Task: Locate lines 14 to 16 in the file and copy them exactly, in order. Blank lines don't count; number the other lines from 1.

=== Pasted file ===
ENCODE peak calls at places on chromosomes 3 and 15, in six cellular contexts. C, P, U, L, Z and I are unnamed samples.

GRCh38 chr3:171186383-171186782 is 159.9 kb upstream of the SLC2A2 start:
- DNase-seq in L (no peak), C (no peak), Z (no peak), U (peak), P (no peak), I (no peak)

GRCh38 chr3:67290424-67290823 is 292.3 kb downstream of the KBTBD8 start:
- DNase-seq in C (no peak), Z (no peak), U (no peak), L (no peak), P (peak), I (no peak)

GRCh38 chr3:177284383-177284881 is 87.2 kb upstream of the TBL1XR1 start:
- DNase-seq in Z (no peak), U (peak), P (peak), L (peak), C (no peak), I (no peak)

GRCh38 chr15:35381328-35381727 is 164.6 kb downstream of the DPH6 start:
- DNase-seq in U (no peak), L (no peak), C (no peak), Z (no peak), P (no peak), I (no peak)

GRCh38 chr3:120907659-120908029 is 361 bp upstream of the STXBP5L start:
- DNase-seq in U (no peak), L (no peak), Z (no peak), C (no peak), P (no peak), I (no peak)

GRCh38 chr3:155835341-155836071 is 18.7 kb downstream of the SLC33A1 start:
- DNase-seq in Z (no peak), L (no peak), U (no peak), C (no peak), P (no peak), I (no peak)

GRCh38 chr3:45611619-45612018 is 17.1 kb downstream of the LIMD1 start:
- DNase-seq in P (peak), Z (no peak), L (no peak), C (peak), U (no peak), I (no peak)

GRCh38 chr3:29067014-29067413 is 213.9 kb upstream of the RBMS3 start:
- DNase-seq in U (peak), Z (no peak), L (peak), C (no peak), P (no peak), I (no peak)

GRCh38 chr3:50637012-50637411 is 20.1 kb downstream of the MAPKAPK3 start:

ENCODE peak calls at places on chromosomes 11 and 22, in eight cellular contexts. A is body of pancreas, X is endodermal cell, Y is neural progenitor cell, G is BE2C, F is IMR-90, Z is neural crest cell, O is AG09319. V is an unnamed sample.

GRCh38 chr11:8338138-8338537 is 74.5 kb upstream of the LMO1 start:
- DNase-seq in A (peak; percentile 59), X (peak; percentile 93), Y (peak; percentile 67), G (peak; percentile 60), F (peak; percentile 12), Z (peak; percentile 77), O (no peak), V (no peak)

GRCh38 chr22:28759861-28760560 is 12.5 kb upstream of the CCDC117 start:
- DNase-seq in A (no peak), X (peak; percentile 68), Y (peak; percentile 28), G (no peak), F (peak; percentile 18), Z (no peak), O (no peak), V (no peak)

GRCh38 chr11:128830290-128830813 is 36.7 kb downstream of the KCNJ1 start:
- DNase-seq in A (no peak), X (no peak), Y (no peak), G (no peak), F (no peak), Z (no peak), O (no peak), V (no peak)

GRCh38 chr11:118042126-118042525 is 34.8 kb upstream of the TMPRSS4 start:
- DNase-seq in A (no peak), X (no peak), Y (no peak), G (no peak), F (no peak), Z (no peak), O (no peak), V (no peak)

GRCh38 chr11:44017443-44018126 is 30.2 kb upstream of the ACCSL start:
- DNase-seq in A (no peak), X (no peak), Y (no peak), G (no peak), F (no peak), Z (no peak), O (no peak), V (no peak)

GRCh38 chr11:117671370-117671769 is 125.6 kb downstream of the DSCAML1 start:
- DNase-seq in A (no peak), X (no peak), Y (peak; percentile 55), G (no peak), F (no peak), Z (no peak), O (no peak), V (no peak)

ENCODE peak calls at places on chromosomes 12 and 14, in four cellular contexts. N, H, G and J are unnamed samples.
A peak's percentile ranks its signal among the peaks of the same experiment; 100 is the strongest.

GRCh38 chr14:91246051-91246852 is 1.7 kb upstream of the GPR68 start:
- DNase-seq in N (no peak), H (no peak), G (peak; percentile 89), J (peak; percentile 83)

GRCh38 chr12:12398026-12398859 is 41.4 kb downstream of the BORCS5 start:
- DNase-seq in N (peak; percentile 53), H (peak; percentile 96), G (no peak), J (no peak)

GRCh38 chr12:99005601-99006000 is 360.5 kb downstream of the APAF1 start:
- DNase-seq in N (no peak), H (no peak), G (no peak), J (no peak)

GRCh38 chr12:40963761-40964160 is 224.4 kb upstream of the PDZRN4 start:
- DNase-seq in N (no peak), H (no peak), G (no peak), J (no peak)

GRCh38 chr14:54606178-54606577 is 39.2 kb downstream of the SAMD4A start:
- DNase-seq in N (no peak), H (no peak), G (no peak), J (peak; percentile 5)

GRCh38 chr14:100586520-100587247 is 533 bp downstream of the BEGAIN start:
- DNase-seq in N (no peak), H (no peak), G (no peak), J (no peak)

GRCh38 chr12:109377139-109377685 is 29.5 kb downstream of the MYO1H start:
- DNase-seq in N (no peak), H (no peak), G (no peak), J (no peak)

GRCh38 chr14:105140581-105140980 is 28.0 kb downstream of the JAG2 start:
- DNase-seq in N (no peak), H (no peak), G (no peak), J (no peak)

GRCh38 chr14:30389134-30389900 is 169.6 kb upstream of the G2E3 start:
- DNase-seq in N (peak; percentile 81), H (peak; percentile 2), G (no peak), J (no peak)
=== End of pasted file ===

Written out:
GRCh38 chr3:45611619-45612018 is 17.1 kb downstream of the LIMD1 start:
- DNase-seq in P (peak), Z (no peak), L (no peak), C (peak), U (no peak), I (no peak)

GRCh38 chr3:29067014-29067413 is 213.9 kb upstream of the RBMS3 start: